by Arthur Conan Doyle; Edited by Jon Lellenberg and Daniel Stashower
University of Chicago Press, $35
Reviewed by Russell A. Potter
That Sir Arthur Conan Doyle "came of age in the Arctic," celebrating his 21st birthday at nearly 80 degrees north, is one of those little diamonds of fact in whose facets all kinds of unexpected light is prismed. For, although the editors don't mention it, Doyle was born in May of 1859, the very month that Sir Leopold McClintock came upon the last note left by Sir John Franklin's men on King William Island, and although Doyle describes his shipboard service as a bit of a "lark," the future creator of Sherlock Holmes was surely drawn to the Arctic partly for its air of unsolved mysteries, implacable ice, and uncharted hazards. It featured in two of his stories -- "The Captain of the Pole Star" (based on the same experiences this diary recounts) and, somewhat less directly, in "Black Peter," from the Holmes canon, both included in the present volume.
Lellenberg and Stashower have done an admirable job in presenting this material, and the volume encompasses both a complete facsimile of the actual diary -- filled with Doyle's illustrations, some of them full-page or folding -- and a transcription of the same with copious notes. These, however, are directed mostly at readers who will know Doyle from his Holmes stories, and don't -- alas -- provide much in the way of Arctic context. For instance, although Doyle's ship, the "Hope," sails in the company of the Peterhead whalers "Erik" and "Windward," one will not learn from these notes that both vessels later played key roles in the relief of the Peary Arctic Expedition in 1899-1900 (though the Windward's bringing home of Nansen is mentioned). In fact, there's not much about any earlier Arctic expeditions, with the exception of the fictionalized one of Mary Shelley's "Captain Walton" in Frankenstein.
Doyle's journal, like that of Walton, is framed at first with a series of letters home, then quickly moves on to the daily business of the ship. Comic relief is offered with a boxing match between Doyle and the ship's steward, which -- since the seaman was short and unacquainted with sparring -- ended with Doyle landing most of the blows, and later overhearing the steward's admiration: "He's the best surrr-geon we've had! He's blackened my e'e!"
Doyle seems to have made a similarly favorable impression on the rest of the crew, finding the Captain, John Gray, an especially congenial comrade. The ship's first stop was at the edge of the pack ice, where there were baby seals to be clubbed, an activity in which Doyle endeavored to do his best, though remarking "it is bloody work dashing out the poor little beggars brains while they look up with their big dark eyes into your face." He fell into the water several times, once -- not being noticed -- nearly fatally, but was no worse the wear for it, enduring the well-meant gibes of crew and Captain, who dubbed him "the great northern diver."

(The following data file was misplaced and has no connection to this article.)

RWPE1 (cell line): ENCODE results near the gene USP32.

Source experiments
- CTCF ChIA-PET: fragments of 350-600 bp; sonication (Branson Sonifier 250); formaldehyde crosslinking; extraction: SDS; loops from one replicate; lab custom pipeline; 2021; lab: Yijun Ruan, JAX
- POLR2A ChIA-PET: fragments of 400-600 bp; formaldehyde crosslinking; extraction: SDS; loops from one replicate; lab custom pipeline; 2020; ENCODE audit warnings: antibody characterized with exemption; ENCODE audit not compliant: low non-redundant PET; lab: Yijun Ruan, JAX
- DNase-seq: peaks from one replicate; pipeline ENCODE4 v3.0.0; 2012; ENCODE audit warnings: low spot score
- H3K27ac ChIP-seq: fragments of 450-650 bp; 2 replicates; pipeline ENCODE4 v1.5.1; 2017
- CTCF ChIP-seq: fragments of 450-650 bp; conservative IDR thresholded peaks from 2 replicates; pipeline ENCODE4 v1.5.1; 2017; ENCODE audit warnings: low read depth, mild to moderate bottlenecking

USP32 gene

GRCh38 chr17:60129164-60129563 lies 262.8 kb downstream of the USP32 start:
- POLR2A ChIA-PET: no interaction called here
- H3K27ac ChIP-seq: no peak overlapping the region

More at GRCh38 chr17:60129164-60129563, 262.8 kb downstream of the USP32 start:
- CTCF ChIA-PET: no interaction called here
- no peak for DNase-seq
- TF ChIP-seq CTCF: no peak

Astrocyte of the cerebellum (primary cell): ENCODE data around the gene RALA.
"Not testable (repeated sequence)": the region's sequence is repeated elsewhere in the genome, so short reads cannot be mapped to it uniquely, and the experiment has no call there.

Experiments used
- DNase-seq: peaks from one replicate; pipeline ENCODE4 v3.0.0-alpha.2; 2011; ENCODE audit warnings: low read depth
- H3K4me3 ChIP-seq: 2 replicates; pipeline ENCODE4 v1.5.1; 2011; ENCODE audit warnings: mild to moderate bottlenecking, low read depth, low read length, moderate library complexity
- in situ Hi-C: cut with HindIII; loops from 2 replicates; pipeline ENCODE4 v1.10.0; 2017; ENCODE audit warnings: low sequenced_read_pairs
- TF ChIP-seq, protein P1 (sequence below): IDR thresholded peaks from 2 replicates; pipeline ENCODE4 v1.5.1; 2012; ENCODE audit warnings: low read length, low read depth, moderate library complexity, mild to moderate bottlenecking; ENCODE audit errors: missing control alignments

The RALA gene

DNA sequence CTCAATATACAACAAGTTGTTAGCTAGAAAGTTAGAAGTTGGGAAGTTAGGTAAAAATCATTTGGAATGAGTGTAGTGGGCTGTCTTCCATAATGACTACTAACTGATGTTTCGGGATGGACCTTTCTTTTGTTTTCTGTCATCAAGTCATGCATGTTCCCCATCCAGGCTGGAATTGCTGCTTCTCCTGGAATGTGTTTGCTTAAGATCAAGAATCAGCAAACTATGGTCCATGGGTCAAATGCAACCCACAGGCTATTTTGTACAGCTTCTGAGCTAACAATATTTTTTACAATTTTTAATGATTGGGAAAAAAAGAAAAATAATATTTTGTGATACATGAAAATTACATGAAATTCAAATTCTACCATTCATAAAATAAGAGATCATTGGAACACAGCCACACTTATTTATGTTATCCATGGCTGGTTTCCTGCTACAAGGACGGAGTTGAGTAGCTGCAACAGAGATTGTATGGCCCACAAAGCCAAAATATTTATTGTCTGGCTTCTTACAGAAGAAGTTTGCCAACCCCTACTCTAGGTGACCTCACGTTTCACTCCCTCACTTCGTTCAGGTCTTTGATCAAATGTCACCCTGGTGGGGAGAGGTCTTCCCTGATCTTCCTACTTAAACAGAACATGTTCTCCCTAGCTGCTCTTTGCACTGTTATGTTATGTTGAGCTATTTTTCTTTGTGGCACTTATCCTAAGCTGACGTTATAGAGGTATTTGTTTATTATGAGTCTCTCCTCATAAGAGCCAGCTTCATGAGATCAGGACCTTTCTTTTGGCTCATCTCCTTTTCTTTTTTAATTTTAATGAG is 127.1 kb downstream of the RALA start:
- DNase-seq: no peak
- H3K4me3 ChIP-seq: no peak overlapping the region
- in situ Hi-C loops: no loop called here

The journal itself, aside from a few amusing anecdotes such as these, continues on a fairly pedestrian manner; there are accounts of various hunts, of the chasing and securing of two (disappointingly small) whales, and a fair number of days with "nothing to do but grouse, and so we did." Doyle's handwriting is fairly readable once one gets used to it, and his drawings -- as good of ships and animals as any nautical amateur, though dismal at people -- provide numerous delightful illustrations of the account. The tale of one "John Thomas"-- a pet sea-snail Doyle kept in a jar -- is told with high drollery, concluding with an obituary in which the dear departed is praised for "never looking down upon his smaller associates because they were protozoa while he could fairly lay claim to the high family of Echinodermata." It is charming, but were it not the work of Doyle, it would scarcely be distinguished among ship-board narratives.
But of course, it was written by Doyle. And it offers many enticing details to the very early part of his career: that while on ship he devoured Carlyle's On Heroes and Hero-Worship; that in his first medical practice, his consulting room was adorned with Esquimaux sealskin pants, along with the bones of a bladdernose seal he shot himself; that he launched his public speaking career with a lecture on the Arctic in December of 1883, mentioning Davis, Baffin, Hudson, and Parry; and that two early publications on the Frozen Regions -- "The Captain of the Pole Star" as well as an essay, "Glamor in the Arctic," which ran in the Idler -- were among his very first published works. Reading the essay and the fictional tales, one can't help but see in Doyle a wily brain at work, a brain more clever by far than the somewhat conventional skull in which it found itself encased. Such a mind could spin the merest straws of an uneventful polar voyage into gripping tale of dark moods leading to Arctic madness amidst the frosty Sirens of snow and ice.
This visually very pleasing volume is sturdily bound, beautifully printed, and very reasonably priced. And although, in terms of life on the Arctic seas, its contribution is quite modest, it gives us a truly singular and delightful insight into the mind and habits of a man who would, not long after, bring to life two of the most enduring characters in the history of literature.